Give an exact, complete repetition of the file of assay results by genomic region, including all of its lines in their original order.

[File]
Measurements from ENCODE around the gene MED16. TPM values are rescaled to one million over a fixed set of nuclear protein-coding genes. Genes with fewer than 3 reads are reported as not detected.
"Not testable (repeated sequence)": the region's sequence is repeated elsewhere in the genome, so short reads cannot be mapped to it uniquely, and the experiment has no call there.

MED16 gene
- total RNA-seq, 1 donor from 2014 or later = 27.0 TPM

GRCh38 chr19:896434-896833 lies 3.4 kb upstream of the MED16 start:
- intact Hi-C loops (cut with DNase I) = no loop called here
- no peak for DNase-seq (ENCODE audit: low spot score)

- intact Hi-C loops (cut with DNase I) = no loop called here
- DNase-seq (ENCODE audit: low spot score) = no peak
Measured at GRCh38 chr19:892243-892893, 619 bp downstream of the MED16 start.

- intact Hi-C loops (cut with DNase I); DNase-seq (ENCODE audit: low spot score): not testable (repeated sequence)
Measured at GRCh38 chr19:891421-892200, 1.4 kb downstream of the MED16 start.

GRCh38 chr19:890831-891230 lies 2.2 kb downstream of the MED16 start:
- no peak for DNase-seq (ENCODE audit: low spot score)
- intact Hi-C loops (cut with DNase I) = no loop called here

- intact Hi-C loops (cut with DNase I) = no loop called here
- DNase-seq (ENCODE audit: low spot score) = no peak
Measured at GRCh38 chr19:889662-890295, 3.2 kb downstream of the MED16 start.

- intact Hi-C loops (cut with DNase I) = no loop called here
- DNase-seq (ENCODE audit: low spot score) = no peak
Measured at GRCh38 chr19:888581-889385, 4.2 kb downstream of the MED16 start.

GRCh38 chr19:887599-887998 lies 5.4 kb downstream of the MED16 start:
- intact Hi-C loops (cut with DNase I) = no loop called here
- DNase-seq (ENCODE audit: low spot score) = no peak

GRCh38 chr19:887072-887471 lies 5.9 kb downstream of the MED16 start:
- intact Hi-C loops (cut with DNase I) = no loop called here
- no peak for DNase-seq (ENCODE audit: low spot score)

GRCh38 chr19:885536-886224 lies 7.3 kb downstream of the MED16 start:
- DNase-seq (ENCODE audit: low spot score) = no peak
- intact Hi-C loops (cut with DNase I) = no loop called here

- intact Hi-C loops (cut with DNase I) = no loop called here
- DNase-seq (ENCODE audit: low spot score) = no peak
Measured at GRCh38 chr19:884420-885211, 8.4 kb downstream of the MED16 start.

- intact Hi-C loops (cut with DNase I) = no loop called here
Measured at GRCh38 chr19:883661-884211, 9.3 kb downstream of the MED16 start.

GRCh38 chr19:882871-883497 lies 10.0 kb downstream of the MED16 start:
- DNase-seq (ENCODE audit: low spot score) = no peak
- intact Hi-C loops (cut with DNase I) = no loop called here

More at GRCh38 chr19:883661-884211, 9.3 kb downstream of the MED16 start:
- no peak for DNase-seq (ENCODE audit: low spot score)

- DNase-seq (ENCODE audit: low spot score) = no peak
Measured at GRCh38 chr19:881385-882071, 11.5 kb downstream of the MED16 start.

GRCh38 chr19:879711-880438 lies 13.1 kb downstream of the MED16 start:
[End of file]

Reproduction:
Measurements from ENCODE around the gene MED16. TPM values are rescaled to one million over a fixed set of nuclear protein-coding genes. Genes with fewer than 3 reads are reported as not detected.
"Not testable (repeated sequence)": the region's sequence is repeated elsewhere in the genome, so short reads cannot be mapped to it uniquely, and the experiment has no call there.

MED16 gene
- total RNA-seq, 1 donor from 2014 or later = 27.0 TPM

GRCh38 chr19:896434-896833 lies 3.4 kb upstream of the MED16 start:
- intact Hi-C loops (cut with DNase I) = no loop called here
- no peak for DNase-seq (ENCODE audit: low spot score)

- intact Hi-C loops (cut with DNase I) = no loop called here
- DNase-seq (ENCODE audit: low spot score) = no peak
Measured at GRCh38 chr19:892243-892893, 619 bp downstream of the MED16 start.

- intact Hi-C loops (cut with DNase I); DNase-seq (ENCODE audit: low spot score): not testable (repeated sequence)
Measured at GRCh38 chr19:891421-892200, 1.4 kb downstream of the MED16 start.

GRCh38 chr19:890831-891230 lies 2.2 kb downstream of the MED16 start:
- no peak for DNase-seq (ENCODE audit: low spot score)
- intact Hi-C loops (cut with DNase I) = no loop called here

- intact Hi-C loops (cut with DNase I) = no loop called here
- DNase-seq (ENCODE audit: low spot score) = no peak
Measured at GRCh38 chr19:889662-890295, 3.2 kb downstream of the MED16 start.

- intact Hi-C loops (cut with DNase I) = no loop called here
- DNase-seq (ENCODE audit: low spot score) = no peak
Measured at GRCh38 chr19:888581-889385, 4.2 kb downstream of the MED16 start.

GRCh38 chr19:887599-887998 lies 5.4 kb downstream of the MED16 start:
- intact Hi-C loops (cut with DNase I) = no loop called here
- DNase-seq (ENCODE audit: low spot score) = no peak

GRCh38 chr19:887072-887471 lies 5.9 kb downstream of the MED16 start:
- intact Hi-C loops (cut with DNase I) = no loop called here
- no peak for DNase-seq (ENCODE audit: low spot score)

GRCh38 chr19:885536-886224 lies 7.3 kb downstream of the MED16 start:
- DNase-seq (ENCODE audit: low spot score) = no peak
- intact Hi-C loops (cut with DNase I) = no loop called here

- intact Hi-C loops (cut with DNase I) = no loop called here
- DNase-seq (ENCODE audit: low spot score) = no peak
Measured at GRCh38 chr19:884420-885211, 8.4 kb downstream of the MED16 start.

- intact Hi-C loops (cut with DNase I) = no loop called here
Measured at GRCh38 chr19:883661-884211, 9.3 kb downstream of the MED16 start.

GRCh38 chr19:882871-883497 lies 10.0 kb downstream of the MED16 start:
- DNase-seq (ENCODE audit: low spot score) = no peak
- intact Hi-C loops (cut with DNase I) = no loop called here

More at GRCh38 chr19:883661-884211, 9.3 kb downstream of the MED16 start:
- no peak for DNase-seq (ENCODE audit: low spot score)

- DNase-seq (ENCODE audit: low spot score) = no peak
Measured at GRCh38 chr19:881385-882071, 11.5 kb downstream of the MED16 start.

GRCh38 chr19:879711-880438 lies 13.1 kb downstream of the MED16 start: